Generally, labral recoveries, if you look at the rehab protocols, some players can be released to throw as soon as twelve weeks to four months after the injury, some are at the five and sixth month window. We’re getting kind of close to the six month window with Luck. My feeling, just based on the fact that they released Luck to speak to the media at all, is that he probably could be cleared to throw already but there is no sense to bring him back a day early than they feel like they need to... to run the risk that there is a little bit of a setback, that there is any kind of inflammation that would set his throwing program back a couple of week to where instead of maybe not having 100% arm strength for week 1, maybe he is not available for a month into the season just based on pushing things a little bit.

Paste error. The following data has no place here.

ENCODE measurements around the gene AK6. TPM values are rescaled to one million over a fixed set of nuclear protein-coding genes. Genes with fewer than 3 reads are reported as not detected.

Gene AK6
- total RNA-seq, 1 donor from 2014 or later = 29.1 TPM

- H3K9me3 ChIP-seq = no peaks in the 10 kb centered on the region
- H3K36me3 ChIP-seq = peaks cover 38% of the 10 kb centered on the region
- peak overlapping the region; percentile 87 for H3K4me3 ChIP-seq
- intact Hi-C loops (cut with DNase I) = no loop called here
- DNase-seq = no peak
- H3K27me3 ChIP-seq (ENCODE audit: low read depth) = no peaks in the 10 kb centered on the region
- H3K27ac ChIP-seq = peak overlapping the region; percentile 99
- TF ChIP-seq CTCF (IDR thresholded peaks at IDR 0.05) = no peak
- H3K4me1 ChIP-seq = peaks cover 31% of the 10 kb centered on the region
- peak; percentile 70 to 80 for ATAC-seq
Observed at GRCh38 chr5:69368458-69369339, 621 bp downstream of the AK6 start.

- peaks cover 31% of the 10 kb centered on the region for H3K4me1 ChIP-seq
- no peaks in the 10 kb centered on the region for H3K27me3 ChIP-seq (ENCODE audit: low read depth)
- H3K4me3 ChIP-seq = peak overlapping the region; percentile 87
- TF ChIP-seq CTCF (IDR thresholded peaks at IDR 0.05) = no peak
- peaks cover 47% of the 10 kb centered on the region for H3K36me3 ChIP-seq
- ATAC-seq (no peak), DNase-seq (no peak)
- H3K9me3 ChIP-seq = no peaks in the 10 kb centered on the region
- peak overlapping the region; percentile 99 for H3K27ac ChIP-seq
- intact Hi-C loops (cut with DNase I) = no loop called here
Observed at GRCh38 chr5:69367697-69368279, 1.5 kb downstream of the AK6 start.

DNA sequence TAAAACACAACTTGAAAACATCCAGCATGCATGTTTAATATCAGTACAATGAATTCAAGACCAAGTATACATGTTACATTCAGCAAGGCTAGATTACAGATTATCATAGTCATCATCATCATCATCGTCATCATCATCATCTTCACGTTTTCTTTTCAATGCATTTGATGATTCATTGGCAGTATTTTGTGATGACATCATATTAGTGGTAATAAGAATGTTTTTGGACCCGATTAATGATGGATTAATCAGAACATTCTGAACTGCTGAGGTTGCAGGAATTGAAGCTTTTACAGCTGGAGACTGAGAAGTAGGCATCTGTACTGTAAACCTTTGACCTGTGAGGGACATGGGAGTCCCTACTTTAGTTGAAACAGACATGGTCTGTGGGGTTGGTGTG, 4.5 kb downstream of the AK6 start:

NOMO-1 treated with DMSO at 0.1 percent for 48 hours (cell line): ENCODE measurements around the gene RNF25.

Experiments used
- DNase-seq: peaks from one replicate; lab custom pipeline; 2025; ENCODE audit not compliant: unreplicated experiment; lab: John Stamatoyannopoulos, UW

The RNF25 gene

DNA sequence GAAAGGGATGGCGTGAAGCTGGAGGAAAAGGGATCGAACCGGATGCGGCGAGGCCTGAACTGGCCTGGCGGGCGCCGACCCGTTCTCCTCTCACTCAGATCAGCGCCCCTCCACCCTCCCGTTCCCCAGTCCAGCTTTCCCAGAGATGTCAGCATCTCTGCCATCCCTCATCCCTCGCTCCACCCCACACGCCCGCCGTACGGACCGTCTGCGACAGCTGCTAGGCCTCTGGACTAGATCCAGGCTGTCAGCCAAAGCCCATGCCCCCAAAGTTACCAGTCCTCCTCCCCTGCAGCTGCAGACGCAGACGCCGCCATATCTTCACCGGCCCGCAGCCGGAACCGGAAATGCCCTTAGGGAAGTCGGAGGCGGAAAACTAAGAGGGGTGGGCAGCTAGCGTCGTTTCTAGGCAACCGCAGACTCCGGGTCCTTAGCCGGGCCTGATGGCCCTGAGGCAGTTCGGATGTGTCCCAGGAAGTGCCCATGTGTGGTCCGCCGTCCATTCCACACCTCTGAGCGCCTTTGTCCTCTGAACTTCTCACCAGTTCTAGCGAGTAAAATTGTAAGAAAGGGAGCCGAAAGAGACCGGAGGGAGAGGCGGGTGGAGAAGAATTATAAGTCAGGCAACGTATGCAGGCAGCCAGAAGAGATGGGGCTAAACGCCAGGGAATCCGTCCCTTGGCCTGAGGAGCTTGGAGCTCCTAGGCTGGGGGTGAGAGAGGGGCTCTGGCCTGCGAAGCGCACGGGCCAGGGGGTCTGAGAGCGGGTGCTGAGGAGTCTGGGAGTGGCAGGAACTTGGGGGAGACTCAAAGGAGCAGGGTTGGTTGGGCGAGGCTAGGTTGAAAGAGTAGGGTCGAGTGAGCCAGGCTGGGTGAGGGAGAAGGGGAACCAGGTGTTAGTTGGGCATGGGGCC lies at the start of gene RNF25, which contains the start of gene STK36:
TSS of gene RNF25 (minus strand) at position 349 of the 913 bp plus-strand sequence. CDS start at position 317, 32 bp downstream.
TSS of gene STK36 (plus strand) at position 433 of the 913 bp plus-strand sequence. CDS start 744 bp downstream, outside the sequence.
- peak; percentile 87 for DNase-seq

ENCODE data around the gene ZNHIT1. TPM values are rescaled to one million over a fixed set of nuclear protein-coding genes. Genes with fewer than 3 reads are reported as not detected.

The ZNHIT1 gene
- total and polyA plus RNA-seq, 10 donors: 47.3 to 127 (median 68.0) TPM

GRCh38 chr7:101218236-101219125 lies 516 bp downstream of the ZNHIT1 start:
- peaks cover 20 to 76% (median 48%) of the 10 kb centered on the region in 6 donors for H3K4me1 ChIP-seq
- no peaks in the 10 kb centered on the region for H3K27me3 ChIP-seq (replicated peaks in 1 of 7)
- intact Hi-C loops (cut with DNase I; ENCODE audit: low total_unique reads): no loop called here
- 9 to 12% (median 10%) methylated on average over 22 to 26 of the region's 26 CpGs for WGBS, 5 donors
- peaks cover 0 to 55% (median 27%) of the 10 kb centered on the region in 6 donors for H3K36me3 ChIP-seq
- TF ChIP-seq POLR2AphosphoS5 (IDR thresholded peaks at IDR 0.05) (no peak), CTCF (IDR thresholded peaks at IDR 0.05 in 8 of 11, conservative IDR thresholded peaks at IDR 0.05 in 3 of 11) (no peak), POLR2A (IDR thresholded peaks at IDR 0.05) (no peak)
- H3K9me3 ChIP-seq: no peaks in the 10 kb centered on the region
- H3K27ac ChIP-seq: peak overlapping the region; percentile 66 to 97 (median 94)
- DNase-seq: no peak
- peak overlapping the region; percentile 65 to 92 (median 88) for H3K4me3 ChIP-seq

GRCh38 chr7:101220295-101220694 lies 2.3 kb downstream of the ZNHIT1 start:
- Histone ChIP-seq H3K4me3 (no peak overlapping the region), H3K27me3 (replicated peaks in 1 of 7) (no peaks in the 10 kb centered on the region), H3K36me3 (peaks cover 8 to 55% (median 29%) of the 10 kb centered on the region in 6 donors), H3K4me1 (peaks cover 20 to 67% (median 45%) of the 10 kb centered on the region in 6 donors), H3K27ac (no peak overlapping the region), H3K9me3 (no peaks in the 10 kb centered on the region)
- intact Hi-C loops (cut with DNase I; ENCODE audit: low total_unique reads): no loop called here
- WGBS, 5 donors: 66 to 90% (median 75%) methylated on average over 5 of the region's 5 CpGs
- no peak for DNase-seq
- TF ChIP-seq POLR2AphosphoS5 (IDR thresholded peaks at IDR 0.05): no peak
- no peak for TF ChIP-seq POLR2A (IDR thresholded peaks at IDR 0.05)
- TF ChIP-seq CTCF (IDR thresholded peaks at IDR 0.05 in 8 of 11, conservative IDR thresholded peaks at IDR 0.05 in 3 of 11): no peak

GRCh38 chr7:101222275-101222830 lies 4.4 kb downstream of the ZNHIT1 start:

So I think that they have a pretty good sense of exactly how many days Luck needs to build up enough arm strength to be ready for week 1. Even if that is not 100%, he has not been playing at 100% for two years so I think that’s where they are and I think Will’s tweet probably lends a little credence to that too but until we see them officially clear him to throw, I don’t know that we can say with certainty that he could be throwing today if they just allowed him to.